Abstract: Carbon nanotubes (CNTs) are cylindrically shaped nanostructures made by sheets of
graphene rolled up to form hollow tubes. Owing to their unique range of thermal, electronic, and
structural properties, CNTs have been rapidly developing as a technology platform for biological and
medical applications, including those designed to develop novel neuro-implantable devices. Depending
on their structure, CNTs combine an incredible strength with an extreme flexibility. Further, these
materials exhibit physical and chemical properties which allow them to efficiently conduit electrical
current in electrochemical interfaces. CNTs can be organized in scaffolds made up of small fibers or
tubes with diameters similar to those of neural processes such as axons and dendrites. Recently, CNT
scaffolds have been found to promote growth, differentiation, and survival of neurons and to modify
their electrophysiological properties. These features make CNTs an attractive material for the design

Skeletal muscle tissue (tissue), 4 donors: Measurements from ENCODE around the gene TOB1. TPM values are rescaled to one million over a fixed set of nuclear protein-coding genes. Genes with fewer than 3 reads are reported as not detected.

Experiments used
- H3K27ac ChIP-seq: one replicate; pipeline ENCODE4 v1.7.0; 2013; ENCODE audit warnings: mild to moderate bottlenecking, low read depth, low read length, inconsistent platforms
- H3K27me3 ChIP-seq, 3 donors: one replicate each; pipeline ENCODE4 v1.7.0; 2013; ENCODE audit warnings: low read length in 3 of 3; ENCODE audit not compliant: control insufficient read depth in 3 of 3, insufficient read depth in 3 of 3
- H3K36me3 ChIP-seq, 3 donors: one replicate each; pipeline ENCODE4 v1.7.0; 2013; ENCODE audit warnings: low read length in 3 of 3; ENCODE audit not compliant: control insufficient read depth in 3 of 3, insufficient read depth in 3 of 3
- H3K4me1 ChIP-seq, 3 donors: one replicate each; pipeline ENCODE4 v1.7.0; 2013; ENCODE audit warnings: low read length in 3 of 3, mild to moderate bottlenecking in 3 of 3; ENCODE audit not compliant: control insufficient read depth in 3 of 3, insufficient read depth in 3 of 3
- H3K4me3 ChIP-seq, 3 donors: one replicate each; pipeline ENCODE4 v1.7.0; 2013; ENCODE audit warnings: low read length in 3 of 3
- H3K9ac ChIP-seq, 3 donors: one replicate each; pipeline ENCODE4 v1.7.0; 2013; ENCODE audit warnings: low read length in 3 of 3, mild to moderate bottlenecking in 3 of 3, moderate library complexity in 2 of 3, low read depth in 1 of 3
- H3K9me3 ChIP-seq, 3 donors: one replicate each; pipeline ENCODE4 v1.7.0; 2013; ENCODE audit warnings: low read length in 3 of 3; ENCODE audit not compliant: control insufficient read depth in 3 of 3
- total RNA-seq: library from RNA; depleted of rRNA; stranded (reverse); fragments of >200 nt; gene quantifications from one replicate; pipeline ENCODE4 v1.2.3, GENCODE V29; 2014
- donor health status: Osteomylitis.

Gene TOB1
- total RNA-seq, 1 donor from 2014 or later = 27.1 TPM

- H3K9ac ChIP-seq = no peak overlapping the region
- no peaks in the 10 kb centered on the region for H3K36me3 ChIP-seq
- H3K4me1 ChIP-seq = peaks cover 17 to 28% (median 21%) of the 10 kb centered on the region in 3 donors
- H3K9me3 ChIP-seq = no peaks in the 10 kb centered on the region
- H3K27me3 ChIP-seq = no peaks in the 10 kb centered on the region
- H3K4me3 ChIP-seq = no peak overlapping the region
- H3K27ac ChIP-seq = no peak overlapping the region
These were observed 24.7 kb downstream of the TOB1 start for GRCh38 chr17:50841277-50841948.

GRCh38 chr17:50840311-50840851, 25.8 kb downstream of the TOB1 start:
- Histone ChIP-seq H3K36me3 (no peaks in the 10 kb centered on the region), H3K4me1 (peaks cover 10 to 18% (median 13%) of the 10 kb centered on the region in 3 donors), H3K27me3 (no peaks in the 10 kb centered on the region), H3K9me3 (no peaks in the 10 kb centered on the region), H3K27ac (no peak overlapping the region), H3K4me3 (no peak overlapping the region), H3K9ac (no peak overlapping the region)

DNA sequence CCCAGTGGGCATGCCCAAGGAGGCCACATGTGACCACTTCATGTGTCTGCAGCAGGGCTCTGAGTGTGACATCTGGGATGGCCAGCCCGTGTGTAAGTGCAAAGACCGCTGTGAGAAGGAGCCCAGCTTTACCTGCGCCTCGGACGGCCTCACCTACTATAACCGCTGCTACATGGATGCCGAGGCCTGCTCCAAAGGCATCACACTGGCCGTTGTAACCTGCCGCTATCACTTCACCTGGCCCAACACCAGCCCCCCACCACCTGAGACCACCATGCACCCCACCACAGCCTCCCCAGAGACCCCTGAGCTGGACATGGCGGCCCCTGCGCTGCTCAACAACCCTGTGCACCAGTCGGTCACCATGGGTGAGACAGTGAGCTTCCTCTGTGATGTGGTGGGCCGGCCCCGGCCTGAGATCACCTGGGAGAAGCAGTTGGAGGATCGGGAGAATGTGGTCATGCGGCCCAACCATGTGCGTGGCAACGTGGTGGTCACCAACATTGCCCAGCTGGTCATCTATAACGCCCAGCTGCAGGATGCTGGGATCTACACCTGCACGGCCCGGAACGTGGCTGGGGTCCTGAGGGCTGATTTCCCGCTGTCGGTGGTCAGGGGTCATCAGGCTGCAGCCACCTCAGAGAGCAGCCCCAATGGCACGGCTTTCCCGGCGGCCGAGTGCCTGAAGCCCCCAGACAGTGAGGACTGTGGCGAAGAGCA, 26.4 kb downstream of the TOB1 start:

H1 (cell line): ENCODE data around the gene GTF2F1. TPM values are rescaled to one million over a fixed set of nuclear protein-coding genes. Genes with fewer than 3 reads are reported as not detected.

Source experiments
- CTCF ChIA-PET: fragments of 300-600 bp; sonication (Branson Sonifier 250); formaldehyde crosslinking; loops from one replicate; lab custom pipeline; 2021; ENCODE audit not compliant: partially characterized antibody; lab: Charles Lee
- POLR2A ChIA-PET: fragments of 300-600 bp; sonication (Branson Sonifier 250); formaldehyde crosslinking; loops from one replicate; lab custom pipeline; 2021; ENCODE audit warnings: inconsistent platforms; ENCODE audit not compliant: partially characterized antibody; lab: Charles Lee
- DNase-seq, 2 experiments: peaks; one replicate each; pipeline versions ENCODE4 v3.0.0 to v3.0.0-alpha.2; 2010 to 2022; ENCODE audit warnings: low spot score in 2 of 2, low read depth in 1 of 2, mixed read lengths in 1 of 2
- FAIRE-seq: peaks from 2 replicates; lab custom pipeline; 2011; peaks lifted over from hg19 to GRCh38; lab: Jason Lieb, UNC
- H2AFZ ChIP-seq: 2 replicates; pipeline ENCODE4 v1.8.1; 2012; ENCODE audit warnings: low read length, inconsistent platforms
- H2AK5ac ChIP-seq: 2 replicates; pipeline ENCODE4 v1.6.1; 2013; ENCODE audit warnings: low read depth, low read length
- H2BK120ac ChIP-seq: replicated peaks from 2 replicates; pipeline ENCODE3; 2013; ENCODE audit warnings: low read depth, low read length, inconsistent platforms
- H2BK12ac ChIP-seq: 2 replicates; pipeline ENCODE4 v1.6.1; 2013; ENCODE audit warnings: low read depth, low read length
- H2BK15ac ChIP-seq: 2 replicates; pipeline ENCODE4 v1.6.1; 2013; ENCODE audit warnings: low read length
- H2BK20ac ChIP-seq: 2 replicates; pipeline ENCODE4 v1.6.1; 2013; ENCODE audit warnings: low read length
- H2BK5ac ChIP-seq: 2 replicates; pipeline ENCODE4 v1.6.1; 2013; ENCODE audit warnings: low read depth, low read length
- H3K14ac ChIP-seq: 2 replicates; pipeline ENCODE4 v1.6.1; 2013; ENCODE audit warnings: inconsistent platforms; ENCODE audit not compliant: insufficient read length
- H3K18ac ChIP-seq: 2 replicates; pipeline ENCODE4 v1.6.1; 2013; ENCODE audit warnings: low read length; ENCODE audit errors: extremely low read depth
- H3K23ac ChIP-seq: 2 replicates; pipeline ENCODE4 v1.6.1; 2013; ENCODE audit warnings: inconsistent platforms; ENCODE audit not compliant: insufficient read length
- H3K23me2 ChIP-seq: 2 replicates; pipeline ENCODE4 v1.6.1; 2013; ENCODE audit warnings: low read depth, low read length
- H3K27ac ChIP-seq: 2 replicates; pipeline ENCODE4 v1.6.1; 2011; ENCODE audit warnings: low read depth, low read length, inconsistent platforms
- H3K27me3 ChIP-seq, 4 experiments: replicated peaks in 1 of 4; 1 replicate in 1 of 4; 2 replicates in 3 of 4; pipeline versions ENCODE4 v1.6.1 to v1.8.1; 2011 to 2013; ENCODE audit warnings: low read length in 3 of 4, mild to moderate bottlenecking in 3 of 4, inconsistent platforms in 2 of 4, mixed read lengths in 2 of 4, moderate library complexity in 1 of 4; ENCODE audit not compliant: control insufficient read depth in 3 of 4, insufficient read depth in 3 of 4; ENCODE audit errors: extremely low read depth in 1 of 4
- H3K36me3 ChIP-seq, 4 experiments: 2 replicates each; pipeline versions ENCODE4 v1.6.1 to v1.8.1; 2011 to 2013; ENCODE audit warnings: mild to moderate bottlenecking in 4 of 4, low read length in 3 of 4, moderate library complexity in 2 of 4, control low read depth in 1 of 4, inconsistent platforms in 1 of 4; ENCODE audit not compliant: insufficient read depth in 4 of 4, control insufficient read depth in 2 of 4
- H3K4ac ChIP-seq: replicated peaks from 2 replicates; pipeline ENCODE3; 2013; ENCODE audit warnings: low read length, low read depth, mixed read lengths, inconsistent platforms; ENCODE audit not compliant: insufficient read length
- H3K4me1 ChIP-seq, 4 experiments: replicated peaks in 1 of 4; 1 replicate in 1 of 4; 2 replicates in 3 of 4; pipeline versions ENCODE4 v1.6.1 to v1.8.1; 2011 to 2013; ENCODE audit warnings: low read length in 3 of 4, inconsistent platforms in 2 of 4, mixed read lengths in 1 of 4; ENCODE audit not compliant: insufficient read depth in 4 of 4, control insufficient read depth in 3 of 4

of nano–bio hybrid systems able to govern cell-specific behaviors in cultured neuronal networks.
The leading scope of this short review is to highlight how nanotube scaffolds can impact on neuronal
signaling ability. In particular, we will focus on the direct and specific interactions between this synthetic
nanomaterial and biological cell membranes, and on the ability of CNTs to improve interfaces developed
to record or to stimulate neuronal activity.
CNTs hold the potential for the development of innovative nanomaterial-based neurological implants.
Therefore, it is particularly relevant to improve our knowledge on the impact on neuronal performance
of interfacing nerve cells with CNTs.